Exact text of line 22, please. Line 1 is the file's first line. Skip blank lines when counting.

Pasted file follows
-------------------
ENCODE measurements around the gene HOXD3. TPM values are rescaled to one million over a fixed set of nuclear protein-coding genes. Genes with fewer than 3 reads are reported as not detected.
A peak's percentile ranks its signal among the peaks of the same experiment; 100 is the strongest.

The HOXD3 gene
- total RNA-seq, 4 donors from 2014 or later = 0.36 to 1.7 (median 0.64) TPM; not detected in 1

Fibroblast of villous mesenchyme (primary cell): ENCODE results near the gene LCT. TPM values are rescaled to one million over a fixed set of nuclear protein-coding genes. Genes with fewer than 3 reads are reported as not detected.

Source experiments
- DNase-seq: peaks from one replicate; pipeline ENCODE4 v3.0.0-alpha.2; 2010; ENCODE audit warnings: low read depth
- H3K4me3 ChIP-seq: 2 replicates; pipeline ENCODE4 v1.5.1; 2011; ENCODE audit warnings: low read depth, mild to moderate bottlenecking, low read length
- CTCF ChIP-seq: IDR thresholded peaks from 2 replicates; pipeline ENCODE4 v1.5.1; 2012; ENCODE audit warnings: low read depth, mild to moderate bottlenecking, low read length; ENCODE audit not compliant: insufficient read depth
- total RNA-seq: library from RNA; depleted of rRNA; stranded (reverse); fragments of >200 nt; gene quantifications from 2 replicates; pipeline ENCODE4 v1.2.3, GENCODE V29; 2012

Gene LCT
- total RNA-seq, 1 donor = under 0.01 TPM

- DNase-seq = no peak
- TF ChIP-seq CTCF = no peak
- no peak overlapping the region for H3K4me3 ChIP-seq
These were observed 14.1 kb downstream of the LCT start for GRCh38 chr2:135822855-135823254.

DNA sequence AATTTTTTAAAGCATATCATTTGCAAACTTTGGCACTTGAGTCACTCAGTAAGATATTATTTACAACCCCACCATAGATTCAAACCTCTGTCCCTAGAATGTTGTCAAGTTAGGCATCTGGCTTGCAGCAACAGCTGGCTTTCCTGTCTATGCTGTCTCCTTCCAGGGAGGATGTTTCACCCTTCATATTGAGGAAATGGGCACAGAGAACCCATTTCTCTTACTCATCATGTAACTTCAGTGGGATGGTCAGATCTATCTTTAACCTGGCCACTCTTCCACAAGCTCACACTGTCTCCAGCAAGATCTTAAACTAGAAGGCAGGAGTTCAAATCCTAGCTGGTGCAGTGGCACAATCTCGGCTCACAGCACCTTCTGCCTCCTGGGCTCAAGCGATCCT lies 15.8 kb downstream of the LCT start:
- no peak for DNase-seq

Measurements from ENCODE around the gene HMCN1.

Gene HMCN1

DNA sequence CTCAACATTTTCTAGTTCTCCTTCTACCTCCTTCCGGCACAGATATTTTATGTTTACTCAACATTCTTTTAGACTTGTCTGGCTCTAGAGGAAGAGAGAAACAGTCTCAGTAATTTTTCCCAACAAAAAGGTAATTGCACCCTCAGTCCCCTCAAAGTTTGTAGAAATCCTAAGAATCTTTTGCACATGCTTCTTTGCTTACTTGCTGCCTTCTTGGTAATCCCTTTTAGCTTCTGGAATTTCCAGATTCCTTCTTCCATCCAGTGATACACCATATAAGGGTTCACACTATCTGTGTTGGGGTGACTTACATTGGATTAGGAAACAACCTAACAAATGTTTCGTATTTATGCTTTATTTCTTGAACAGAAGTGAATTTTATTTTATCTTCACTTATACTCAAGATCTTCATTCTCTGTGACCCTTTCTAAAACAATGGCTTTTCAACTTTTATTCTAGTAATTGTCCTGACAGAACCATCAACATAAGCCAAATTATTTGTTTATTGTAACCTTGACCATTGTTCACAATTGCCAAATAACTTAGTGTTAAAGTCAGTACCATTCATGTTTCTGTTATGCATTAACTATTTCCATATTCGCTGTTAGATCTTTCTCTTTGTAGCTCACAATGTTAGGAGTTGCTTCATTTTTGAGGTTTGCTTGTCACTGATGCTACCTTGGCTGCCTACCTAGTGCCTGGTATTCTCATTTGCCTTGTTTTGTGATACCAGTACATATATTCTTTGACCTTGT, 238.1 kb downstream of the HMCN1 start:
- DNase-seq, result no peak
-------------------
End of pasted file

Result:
- DNase-seq, result no peak